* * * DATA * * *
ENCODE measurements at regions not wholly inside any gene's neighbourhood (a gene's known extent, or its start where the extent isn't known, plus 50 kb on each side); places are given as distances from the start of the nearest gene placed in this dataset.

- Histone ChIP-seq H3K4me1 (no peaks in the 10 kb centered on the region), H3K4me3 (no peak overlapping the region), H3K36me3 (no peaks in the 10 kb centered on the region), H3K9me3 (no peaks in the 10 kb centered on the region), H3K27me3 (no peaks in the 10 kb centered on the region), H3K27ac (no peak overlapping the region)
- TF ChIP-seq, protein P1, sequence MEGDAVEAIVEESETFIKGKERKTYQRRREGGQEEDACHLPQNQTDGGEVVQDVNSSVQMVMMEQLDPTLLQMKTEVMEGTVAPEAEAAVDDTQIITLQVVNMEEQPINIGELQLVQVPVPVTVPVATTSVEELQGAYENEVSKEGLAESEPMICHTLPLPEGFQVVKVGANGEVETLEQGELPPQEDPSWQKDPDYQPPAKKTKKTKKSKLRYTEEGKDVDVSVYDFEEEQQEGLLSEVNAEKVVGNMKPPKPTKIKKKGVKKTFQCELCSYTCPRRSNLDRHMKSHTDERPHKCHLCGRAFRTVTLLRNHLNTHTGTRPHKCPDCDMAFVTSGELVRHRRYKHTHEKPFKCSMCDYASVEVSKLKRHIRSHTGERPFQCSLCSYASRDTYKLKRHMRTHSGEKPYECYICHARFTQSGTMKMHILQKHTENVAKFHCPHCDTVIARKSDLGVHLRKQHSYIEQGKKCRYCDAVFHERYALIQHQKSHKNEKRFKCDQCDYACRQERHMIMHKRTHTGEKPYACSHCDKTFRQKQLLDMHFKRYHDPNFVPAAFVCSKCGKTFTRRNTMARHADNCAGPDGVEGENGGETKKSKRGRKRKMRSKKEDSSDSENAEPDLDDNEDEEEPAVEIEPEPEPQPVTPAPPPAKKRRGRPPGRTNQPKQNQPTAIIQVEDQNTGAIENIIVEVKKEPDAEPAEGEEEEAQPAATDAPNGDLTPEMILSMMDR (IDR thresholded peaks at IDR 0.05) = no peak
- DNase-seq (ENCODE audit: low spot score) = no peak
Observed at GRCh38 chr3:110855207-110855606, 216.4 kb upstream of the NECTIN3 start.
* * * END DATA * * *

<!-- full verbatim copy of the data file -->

ENCODE measurements at regions not wholly inside any gene's neighbourhood (a gene's known extent, or its start where the extent isn't known, plus 50 kb on each side); places are given as distances from the start of the nearest gene placed in this dataset.

- Histone ChIP-seq H3K4me1 (no peaks in the 10 kb centered on the region), H3K4me3 (no peak overlapping the region), H3K36me3 (no peaks in the 10 kb centered on the region), H3K9me3 (no peaks in the 10 kb centered on the region), H3K27me3 (no peaks in the 10 kb centered on the region), H3K27ac (no peak overlapping the region)
- TF ChIP-seq, protein P1, sequence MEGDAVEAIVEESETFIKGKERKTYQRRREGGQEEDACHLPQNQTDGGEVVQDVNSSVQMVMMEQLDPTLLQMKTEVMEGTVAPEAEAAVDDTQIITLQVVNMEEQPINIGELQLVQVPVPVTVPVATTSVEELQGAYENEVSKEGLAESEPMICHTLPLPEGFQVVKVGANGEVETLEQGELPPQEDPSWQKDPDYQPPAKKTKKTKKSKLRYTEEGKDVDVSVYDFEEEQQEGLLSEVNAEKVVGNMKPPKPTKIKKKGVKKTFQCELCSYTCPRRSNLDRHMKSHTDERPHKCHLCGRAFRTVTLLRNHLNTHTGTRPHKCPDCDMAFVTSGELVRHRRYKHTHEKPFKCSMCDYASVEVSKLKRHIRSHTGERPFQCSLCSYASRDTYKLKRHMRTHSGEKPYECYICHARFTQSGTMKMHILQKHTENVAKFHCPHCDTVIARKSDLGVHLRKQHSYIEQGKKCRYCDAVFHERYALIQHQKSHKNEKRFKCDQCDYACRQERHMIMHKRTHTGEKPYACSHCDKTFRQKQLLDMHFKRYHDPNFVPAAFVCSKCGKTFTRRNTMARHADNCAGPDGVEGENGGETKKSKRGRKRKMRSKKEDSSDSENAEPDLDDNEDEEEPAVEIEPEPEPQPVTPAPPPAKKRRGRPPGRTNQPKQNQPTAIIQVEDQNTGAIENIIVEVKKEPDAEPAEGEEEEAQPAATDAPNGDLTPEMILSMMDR (IDR thresholded peaks at IDR 0.05) = no peak
- DNase-seq (ENCODE audit: low spot score) = no peak
Observed at GRCh38 chr3:110855207-110855606, 216.4 kb upstream of the NECTIN3 start.